Let's assume for the sake of argument that the martial arts have some interest in teaching a person to defend themselves. Let's assume they have some interest in teaching a person how to survive a violent encounter. What punching method would you teach that person? Let's turn to one of the forefathers of modern close combat, Colonel Rex Applegate, for his thoughts on the matter. Remember Applegate is interested in teaching soldiers to survive in a war zone.
Hand blows can be delivered by using the fists, edge of the hand, palm, or knuckle. To use the fists effectively, a knowledge of boxing is a prerequisite. Experts state that it takes up to six months to learn to deliver a knockout blow with either fist. The ability to box is desirable and the other principles boxing teaches, such as the use of body balance. However, there are other means of using the hands which the layman can learn and use more swiftly, and at times more effectively. (Kill or Get Killed 1976: 21)
Knockout blows delivered to the chin by the fist may not only be ineffective, they also present the danger of a dislocated finger or knuckle, or a cut from the opponent's bony facial structure. The use of the fist has another shortcoming; that it does not concentrate force of the blow sufficiently. ... the average individual cannot use the fist effectively enough to do great damage in a single blow. The novice should limit the use of his fists to such soft, vulnerable areas as the stomach, groin and kidneys, and rely on other types of blows for other parts of the body. (Applegate, 22)Injury is caused by the absorption of kinetic energy in excess of the tissue's tolerance levels. When an arm is moving in a punch it possesses kinetic energy. When it stops moving upon impact with an opponent's body, that kinetic energy has to go somewhere. If the wrist or fist are not optimally positioned, the kinetic energy of the punch may be absorbed in the puncher's hand or wrist resulting in an injury rather than that kinetic energy being transferred to the opponent to cause an injury in the opponent.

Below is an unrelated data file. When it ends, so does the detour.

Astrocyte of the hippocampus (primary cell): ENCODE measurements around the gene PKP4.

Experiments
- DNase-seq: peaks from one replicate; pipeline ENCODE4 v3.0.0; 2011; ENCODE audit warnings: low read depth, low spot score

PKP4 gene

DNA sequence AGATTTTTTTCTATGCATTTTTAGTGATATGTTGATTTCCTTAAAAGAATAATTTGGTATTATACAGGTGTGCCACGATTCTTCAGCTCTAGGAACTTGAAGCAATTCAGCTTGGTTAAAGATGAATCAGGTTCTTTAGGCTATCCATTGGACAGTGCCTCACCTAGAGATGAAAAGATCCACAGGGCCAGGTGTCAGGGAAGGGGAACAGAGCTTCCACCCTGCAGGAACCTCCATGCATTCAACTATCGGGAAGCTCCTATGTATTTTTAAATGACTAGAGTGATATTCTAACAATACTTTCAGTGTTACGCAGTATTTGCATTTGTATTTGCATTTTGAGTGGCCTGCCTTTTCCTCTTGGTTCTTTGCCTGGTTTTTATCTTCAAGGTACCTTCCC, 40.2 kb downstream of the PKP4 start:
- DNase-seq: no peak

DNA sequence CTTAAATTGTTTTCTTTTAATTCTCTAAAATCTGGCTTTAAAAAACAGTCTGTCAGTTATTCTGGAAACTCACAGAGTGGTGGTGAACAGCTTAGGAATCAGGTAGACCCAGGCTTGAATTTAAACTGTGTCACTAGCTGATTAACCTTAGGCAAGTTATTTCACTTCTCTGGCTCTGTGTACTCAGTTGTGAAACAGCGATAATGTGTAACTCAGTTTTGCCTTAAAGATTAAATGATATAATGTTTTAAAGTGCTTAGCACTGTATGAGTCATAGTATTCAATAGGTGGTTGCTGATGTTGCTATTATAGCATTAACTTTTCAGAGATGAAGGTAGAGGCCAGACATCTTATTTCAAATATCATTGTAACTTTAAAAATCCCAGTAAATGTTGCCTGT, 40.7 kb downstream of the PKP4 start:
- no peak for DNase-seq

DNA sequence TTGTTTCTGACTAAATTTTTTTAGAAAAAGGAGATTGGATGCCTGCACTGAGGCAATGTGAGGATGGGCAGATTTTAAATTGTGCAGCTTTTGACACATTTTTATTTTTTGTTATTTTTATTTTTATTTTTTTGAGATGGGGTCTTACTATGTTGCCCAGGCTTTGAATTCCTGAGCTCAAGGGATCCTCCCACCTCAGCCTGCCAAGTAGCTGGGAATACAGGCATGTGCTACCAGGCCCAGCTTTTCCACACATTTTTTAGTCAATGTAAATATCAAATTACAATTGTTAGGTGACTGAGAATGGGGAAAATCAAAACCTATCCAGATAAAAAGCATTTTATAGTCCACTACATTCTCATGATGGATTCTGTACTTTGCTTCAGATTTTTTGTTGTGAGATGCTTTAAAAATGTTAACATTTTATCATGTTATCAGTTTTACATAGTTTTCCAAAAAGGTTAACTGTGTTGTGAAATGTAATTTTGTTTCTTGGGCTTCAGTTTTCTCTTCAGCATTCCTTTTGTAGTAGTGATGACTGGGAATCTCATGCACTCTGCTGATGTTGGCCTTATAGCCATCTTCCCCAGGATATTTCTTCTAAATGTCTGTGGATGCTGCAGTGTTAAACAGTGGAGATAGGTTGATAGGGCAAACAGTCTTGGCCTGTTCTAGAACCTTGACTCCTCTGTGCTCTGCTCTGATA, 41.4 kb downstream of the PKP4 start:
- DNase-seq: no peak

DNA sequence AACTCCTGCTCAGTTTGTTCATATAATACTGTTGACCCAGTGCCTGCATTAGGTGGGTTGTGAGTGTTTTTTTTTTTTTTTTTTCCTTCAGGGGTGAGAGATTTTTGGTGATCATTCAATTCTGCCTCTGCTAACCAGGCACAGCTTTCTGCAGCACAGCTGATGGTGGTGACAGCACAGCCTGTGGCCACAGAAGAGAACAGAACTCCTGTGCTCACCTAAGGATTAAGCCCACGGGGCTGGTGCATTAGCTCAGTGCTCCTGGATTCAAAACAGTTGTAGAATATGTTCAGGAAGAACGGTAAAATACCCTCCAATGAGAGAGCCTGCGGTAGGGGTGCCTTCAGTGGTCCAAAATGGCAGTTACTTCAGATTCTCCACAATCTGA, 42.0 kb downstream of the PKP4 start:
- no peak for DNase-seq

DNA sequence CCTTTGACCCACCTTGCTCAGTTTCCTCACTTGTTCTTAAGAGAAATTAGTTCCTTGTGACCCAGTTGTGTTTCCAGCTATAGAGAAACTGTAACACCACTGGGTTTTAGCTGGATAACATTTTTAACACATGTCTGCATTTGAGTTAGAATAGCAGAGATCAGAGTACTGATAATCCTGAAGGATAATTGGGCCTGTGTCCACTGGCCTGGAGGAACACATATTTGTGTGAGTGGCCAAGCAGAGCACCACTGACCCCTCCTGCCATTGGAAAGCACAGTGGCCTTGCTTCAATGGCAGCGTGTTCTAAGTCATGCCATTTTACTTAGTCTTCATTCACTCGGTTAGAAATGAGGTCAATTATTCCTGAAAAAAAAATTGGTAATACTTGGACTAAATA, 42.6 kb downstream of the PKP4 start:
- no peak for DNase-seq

While Applegate does not say it, there is another issue associated with risking your hand or wrist by punching an opponent when in combat. Injuring your hand then compromises your ability to use your hand-held weapons, e.g. your firearm.
'Top of the head, hardest part of the body' - this is what Brian Dennehy's character says in the 1992 boxing movie Gladiator when he uses the tactic of ducking his head so that his opponent hits the top of his head when punching. This tactic is designed to injure the opponent's hand by punching a hard object. When a boxer's hand is injured, their weapon is injured, and they become relatively defenceless.
What 'other types of blows' does Applegate suggest to use in place of the problematic fist? The chin jab (aka heel-palm strike), edge of the hand, and knuckles. Captain W.E. Fairbairn is another who influenced the development of modern military combatives. What 'blows' does he include in his combatives classic, Get Tough: How to Win in Hand-to-Hand: As Taught to the British Commandos and the U.S. Armed Forces? Edge-of-the-hand and chin jab (aka heel-palm strike). No punches.